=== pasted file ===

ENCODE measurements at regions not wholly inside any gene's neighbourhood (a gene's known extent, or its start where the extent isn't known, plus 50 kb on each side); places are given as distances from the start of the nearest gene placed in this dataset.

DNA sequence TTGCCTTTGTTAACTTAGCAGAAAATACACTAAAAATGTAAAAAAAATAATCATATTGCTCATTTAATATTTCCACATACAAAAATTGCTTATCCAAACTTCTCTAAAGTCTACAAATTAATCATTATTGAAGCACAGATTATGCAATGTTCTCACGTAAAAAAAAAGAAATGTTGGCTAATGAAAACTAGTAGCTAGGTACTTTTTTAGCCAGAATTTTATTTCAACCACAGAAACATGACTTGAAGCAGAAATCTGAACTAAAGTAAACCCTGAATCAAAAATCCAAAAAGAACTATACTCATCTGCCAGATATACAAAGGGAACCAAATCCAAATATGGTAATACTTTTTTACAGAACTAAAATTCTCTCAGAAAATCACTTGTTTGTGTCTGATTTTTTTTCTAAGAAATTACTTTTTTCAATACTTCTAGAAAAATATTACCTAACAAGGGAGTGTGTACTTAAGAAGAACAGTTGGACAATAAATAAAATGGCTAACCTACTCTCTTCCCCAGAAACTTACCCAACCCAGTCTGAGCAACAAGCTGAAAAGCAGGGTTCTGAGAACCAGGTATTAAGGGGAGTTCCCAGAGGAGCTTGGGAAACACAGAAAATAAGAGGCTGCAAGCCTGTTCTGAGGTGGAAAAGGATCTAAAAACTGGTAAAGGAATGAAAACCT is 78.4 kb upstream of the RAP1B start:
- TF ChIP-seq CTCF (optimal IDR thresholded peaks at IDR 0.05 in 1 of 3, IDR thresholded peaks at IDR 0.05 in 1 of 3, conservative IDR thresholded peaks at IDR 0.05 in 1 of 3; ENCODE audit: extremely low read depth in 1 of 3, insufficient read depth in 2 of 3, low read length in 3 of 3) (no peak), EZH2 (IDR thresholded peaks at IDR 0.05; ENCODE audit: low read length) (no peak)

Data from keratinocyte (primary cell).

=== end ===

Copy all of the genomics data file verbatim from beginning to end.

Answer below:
ENCODE measurements at regions not wholly inside any gene's neighbourhood (a gene's known extent, or its start where the extent isn't known, plus 50 kb on each side); places are given as distances from the start of the nearest gene placed in this dataset.

DNA sequence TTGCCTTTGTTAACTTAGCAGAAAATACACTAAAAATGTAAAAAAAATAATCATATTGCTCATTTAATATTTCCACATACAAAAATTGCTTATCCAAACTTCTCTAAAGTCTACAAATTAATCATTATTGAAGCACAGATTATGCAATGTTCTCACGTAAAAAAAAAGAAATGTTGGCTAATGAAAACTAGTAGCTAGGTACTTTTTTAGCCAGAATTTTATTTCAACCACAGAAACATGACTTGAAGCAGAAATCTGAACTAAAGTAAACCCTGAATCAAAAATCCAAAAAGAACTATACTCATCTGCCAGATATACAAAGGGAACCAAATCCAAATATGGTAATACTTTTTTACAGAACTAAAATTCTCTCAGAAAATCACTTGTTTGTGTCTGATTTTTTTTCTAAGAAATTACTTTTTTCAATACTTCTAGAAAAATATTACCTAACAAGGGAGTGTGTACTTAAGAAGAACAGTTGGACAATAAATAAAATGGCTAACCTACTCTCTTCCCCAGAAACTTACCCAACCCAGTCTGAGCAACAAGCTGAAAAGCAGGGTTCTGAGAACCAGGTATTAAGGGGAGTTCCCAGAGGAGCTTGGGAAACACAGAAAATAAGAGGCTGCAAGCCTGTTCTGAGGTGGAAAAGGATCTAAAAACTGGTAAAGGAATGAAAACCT is 78.4 kb upstream of the RAP1B start:
- TF ChIP-seq CTCF (optimal IDR thresholded peaks at IDR 0.05 in 1 of 3, IDR thresholded peaks at IDR 0.05 in 1 of 3, conservative IDR thresholded peaks at IDR 0.05 in 1 of 3; ENCODE audit: extremely low read depth in 1 of 3, insufficient read depth in 2 of 3, low read length in 3 of 3) (no peak), EZH2 (IDR thresholded peaks at IDR 0.05; ENCODE audit: low read length) (no peak)

Data from keratinocyte (primary cell).